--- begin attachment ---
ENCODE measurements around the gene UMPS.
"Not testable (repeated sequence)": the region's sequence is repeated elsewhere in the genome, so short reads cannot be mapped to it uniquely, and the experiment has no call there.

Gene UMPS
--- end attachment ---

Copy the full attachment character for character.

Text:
ENCODE measurements around the gene UMPS.
"Not testable (repeated sequence)": the region's sequence is repeated elsewhere in the genome, so short reads cannot be mapped to it uniquely, and the experiment has no call there.

Gene UMPS